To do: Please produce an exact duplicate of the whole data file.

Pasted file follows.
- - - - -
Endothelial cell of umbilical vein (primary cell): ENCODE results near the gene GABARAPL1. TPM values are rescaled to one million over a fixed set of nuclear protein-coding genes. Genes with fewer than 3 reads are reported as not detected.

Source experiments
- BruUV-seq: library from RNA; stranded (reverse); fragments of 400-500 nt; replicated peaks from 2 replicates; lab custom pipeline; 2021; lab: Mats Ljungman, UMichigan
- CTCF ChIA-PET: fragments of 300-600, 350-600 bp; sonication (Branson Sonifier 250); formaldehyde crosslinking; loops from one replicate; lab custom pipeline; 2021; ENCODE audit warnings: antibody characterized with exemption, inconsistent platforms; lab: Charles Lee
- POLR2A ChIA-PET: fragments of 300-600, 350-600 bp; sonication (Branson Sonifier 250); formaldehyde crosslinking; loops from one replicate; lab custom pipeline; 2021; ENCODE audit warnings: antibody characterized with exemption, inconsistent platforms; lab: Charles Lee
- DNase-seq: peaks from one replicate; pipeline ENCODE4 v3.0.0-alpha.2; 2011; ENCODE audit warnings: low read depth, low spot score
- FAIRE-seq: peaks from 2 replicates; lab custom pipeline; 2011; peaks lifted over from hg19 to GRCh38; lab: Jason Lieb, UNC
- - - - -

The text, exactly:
Endothelial cell of umbilical vein (primary cell): ENCODE results near the gene GABARAPL1. TPM values are rescaled to one million over a fixed set of nuclear protein-coding genes. Genes with fewer than 3 reads are reported as not detected.

Source experiments
- BruUV-seq: library from RNA; stranded (reverse); fragments of 400-500 nt; replicated peaks from 2 replicates; lab custom pipeline; 2021; lab: Mats Ljungman, UMichigan
- CTCF ChIA-PET: fragments of 300-600, 350-600 bp; sonication (Branson Sonifier 250); formaldehyde crosslinking; loops from one replicate; lab custom pipeline; 2021; ENCODE audit warnings: antibody characterized with exemption, inconsistent platforms; lab: Charles Lee
- POLR2A ChIA-PET: fragments of 300-600, 350-600 bp; sonication (Branson Sonifier 250); formaldehyde crosslinking; loops from one replicate; lab custom pipeline; 2021; ENCODE audit warnings: antibody characterized with exemption, inconsistent platforms; lab: Charles Lee
- DNase-seq: peaks from one replicate; pipeline ENCODE4 v3.0.0-alpha.2; 2011; ENCODE audit warnings: low read depth, low spot score
- FAIRE-seq: peaks from 2 replicates; lab custom pipeline; 2011; peaks lifted over from hg19 to GRCh38; lab: Jason Lieb, UNC